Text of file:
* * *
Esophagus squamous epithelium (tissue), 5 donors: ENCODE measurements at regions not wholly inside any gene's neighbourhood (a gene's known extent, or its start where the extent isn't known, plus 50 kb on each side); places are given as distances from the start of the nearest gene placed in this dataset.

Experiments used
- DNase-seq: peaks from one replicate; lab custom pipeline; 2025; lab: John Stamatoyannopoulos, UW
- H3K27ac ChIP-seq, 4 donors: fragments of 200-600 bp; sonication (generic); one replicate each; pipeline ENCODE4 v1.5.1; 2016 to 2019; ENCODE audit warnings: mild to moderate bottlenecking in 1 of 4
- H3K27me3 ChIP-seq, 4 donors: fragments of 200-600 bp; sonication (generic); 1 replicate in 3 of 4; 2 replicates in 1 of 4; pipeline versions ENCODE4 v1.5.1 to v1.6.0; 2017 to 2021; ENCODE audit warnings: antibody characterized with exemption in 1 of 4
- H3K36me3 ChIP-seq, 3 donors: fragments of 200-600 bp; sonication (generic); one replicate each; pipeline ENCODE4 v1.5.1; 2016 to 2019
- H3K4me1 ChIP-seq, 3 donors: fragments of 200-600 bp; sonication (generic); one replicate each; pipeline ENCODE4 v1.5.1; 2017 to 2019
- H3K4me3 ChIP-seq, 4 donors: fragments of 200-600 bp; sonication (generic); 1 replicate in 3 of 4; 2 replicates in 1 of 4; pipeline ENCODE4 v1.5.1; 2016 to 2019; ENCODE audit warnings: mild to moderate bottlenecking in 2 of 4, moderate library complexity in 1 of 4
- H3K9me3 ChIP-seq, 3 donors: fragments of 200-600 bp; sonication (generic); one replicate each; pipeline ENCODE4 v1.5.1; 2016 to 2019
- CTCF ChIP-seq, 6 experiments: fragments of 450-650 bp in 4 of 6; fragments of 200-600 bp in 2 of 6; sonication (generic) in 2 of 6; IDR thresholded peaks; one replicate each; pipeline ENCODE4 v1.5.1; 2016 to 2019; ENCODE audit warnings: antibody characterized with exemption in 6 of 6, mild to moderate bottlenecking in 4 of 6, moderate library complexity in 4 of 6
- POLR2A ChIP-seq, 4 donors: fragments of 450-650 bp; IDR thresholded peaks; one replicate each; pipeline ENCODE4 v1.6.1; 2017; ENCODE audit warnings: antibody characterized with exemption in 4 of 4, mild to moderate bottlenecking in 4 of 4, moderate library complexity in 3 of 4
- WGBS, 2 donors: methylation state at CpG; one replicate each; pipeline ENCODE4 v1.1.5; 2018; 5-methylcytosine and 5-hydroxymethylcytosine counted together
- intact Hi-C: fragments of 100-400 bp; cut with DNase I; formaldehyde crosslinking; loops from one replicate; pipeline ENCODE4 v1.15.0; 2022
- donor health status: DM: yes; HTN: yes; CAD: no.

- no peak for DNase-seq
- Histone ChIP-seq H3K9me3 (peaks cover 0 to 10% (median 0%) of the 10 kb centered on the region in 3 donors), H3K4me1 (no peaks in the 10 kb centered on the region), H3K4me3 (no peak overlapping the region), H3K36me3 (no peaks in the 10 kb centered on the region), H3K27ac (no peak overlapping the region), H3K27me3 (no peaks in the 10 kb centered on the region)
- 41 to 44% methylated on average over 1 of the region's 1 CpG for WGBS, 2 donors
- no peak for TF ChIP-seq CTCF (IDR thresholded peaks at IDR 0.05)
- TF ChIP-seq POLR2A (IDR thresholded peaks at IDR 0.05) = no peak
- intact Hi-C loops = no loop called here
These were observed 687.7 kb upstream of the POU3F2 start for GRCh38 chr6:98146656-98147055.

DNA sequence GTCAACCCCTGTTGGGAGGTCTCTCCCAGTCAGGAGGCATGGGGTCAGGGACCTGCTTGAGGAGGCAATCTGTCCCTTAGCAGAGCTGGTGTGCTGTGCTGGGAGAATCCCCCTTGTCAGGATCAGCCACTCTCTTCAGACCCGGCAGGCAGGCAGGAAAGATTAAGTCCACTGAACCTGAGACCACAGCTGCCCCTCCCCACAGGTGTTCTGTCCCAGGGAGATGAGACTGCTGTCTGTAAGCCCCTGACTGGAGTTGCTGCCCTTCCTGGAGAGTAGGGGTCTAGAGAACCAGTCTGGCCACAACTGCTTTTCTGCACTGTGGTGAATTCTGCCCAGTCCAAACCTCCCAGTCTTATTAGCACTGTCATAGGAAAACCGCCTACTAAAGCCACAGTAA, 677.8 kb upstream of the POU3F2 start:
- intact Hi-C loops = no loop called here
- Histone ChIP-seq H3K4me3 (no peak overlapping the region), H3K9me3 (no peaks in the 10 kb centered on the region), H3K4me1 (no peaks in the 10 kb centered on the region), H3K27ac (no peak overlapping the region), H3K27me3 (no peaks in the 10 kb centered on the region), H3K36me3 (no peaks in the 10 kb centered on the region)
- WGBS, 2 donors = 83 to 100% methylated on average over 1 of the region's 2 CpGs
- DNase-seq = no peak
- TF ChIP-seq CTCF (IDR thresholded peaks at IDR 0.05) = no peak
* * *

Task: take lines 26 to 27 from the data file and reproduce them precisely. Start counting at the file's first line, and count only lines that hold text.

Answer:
- DNase-seq = no peak
- TF ChIP-seq CTCF (IDR thresholded peaks at IDR 0.05) = no peak